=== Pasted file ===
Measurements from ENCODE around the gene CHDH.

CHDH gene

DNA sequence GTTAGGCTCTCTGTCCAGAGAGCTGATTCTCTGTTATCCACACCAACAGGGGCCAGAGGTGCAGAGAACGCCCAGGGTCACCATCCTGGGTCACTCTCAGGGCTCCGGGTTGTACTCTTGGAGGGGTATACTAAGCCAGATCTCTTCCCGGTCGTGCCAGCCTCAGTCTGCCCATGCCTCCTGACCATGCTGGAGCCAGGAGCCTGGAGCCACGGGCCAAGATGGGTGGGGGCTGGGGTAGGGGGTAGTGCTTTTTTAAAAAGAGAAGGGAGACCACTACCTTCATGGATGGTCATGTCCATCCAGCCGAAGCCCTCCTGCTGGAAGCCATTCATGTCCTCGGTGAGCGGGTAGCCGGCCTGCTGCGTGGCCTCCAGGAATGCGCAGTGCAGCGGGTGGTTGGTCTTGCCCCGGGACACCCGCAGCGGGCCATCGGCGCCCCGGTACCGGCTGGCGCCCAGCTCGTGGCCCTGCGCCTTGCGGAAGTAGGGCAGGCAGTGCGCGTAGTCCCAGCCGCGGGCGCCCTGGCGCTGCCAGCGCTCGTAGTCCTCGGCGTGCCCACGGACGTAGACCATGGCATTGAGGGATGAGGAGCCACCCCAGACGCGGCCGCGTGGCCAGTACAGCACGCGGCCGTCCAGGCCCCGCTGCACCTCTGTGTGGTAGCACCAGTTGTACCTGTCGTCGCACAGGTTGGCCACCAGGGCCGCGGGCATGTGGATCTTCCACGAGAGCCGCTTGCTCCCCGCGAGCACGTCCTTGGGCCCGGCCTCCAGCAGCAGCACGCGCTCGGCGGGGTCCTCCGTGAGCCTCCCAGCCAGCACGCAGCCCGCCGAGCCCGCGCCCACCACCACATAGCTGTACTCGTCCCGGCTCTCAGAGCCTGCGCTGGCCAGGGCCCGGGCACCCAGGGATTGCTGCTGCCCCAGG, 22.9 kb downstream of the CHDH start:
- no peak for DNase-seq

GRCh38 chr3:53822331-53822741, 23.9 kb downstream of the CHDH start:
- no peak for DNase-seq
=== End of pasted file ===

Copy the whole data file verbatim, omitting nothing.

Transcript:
Measurements from ENCODE around the gene CHDH.

CHDH gene

DNA sequence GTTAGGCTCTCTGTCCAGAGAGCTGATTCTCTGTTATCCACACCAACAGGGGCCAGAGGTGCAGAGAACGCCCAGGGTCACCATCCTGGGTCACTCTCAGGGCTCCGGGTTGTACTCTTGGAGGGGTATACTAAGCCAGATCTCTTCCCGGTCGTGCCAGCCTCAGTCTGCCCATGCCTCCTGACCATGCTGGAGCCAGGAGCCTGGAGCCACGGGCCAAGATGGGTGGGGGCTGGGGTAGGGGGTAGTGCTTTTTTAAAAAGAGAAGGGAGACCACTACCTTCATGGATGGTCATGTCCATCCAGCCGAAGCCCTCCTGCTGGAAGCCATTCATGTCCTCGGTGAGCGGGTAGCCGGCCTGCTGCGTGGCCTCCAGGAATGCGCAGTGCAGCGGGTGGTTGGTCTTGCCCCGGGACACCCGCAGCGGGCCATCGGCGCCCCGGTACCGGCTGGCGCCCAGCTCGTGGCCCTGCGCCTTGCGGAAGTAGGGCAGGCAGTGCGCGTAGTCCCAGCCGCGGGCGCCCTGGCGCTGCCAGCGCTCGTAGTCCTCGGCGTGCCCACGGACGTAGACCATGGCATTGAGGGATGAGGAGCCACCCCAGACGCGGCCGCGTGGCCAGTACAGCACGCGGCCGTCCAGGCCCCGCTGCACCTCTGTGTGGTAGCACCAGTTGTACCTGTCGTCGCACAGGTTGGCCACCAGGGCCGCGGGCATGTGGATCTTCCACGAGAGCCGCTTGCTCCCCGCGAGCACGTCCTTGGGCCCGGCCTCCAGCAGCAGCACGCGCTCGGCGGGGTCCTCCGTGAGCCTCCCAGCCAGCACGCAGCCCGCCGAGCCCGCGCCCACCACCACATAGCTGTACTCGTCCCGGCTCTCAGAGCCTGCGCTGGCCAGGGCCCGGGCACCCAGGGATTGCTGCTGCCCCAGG, 22.9 kb downstream of the CHDH start:
- no peak for DNase-seq

GRCh38 chr3:53822331-53822741, 23.9 kb downstream of the CHDH start:
- no peak for DNase-seq